Review of Accounting Studies

, Volume 9, Issue 2–3, pp 197–228

Implied Equity Duration: A New Measure of Equity Risk

  • Patricia M. Dechow
  • Richard G. Sloan
  • Mark T. Soliman

DOI: 10.1023/B:RAST.0000028186.44328.3f

Cite this article as:
Dechow, P.M., Sloan, R.G. & Soliman, M.T. Review of Accounting Studies (2004) 9: 197. doi:10.1023/B:RAST.0000028186.44328.3f


Duration is an important and well-established risk characteristic for fixed income securities. We use recent developments in financial statement analysis research to construct a measure of duration for equity securities. We find that the standard empirical predictions and results for fixed income securities extend to equity securities. We show that stock price volatility and stock beta are both positively correlated with equity duration. Moreover, estimates of common shocks to expected equity returns extracted using our measure of equity duration capture a strong common factor in stock returns. Additional analysis shows that the book-to-market ratio provides a crude measure of equity duration and that our more refined measure of equity duration subsumes the Fama and French (1993) book-to-market factor in stock returns. Our research shows how structured financial statement analysis can be used to construct superior measures of equity security risk.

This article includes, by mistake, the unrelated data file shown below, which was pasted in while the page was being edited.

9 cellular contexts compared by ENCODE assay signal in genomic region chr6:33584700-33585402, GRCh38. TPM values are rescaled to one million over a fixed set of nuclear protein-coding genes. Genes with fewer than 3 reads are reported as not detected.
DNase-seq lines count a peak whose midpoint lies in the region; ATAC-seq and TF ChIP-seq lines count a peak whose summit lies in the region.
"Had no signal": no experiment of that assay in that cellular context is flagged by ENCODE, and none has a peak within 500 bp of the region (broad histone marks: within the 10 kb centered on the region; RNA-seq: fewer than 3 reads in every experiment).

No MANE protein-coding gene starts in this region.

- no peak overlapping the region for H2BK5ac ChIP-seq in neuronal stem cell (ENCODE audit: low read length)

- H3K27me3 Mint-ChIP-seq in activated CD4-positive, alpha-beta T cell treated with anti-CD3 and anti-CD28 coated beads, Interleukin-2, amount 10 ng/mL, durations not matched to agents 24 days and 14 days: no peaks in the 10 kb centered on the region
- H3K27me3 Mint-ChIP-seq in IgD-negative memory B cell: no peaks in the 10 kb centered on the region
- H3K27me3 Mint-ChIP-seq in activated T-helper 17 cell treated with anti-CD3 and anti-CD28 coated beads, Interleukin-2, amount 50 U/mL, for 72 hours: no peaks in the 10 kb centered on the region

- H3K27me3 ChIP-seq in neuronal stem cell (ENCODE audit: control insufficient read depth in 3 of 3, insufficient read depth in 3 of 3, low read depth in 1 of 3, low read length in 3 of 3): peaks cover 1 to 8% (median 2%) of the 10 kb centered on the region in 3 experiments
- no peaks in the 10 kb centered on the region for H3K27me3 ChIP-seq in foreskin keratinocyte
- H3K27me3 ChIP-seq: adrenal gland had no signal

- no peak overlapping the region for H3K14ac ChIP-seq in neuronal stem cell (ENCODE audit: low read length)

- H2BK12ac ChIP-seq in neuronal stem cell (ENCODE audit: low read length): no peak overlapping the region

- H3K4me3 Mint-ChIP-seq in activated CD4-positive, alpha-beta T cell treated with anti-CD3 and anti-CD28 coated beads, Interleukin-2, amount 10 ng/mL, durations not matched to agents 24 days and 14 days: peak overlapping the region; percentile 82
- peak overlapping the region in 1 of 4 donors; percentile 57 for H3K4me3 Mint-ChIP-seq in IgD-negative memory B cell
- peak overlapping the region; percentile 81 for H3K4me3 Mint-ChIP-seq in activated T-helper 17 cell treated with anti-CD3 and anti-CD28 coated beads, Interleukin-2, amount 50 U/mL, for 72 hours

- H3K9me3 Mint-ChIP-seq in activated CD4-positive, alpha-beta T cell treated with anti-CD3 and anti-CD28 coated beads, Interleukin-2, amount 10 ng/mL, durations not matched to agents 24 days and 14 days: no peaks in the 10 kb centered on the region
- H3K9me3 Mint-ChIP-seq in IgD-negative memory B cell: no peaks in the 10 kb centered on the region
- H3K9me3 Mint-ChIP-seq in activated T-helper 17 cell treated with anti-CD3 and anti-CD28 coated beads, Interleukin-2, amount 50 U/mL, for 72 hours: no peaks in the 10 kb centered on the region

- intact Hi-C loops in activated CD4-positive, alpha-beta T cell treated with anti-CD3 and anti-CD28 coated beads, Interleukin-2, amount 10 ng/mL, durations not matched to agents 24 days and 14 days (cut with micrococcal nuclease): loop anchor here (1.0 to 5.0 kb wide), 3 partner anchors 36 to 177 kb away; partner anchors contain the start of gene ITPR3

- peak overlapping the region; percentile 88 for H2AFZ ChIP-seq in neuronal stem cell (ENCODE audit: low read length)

duration asset pricing risk financial statement analysis 

Copyright information

© Kluwer Academic Publishers 2004

Authors and Affiliations

  • Patricia M. Dechow
    • 1
  • Richard G. Sloan
    • 2
  • Mark T. Soliman
    • 3
  1. 1.University of Michigan Business SchoolAnn Arbor
  2. 2.University of Michigan Business SchoolAnn Arbor
  3. 3.Stanford Graduate School of BusinessStanford

Personalised recommendations